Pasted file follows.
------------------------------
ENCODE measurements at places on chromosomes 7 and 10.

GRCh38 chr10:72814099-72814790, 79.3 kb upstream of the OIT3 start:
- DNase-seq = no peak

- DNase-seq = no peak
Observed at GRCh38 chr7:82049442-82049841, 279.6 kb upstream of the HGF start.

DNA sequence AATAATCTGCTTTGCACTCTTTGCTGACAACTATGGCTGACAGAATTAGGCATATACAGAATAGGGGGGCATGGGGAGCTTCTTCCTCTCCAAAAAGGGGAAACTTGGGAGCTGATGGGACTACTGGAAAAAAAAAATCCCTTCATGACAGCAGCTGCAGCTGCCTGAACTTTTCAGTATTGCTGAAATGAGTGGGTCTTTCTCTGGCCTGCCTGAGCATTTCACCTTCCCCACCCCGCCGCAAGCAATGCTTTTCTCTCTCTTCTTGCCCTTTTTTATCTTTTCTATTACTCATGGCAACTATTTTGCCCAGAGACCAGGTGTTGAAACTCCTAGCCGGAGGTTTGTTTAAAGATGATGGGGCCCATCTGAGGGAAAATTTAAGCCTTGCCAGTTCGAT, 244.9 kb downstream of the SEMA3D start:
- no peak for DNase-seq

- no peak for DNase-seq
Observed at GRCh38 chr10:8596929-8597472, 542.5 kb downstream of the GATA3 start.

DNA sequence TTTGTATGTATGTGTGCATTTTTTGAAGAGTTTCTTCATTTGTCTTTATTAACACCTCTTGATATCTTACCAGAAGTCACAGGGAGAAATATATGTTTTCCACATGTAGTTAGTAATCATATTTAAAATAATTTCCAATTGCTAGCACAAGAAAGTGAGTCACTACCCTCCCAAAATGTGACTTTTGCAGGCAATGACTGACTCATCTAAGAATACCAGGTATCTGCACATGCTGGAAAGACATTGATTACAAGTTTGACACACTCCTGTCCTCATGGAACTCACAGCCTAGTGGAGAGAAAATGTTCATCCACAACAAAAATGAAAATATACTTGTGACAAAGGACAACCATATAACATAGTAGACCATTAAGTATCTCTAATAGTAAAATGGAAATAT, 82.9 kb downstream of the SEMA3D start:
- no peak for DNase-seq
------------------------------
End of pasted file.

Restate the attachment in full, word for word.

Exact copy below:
ENCODE measurements at places on chromosomes 7 and 10.

GRCh38 chr10:72814099-72814790, 79.3 kb upstream of the OIT3 start:
- DNase-seq = no peak

- DNase-seq = no peak
Observed at GRCh38 chr7:82049442-82049841, 279.6 kb upstream of the HGF start.

DNA sequence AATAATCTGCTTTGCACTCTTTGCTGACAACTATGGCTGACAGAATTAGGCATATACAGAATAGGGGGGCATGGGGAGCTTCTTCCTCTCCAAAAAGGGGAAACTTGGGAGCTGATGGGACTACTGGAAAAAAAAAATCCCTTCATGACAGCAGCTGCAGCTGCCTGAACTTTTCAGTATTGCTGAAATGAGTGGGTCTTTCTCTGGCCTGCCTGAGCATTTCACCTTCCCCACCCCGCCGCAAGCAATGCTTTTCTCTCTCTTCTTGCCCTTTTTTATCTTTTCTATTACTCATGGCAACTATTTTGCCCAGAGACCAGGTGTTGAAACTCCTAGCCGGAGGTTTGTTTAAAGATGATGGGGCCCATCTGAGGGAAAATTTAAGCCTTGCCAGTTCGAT, 244.9 kb downstream of the SEMA3D start:
- no peak for DNase-seq

- no peak for DNase-seq
Observed at GRCh38 chr10:8596929-8597472, 542.5 kb downstream of the GATA3 start.

DNA sequence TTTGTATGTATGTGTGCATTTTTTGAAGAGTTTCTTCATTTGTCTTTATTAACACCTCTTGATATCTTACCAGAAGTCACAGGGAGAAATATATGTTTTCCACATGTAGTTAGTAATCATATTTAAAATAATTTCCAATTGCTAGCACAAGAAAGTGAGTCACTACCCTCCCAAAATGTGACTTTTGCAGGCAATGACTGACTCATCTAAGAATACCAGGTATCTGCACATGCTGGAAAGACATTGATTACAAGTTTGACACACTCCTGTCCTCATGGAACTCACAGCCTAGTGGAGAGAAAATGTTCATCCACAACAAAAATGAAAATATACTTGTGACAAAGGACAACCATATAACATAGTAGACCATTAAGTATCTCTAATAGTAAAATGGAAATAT, 82.9 kb downstream of the SEMA3D start:
- no peak for DNase-seq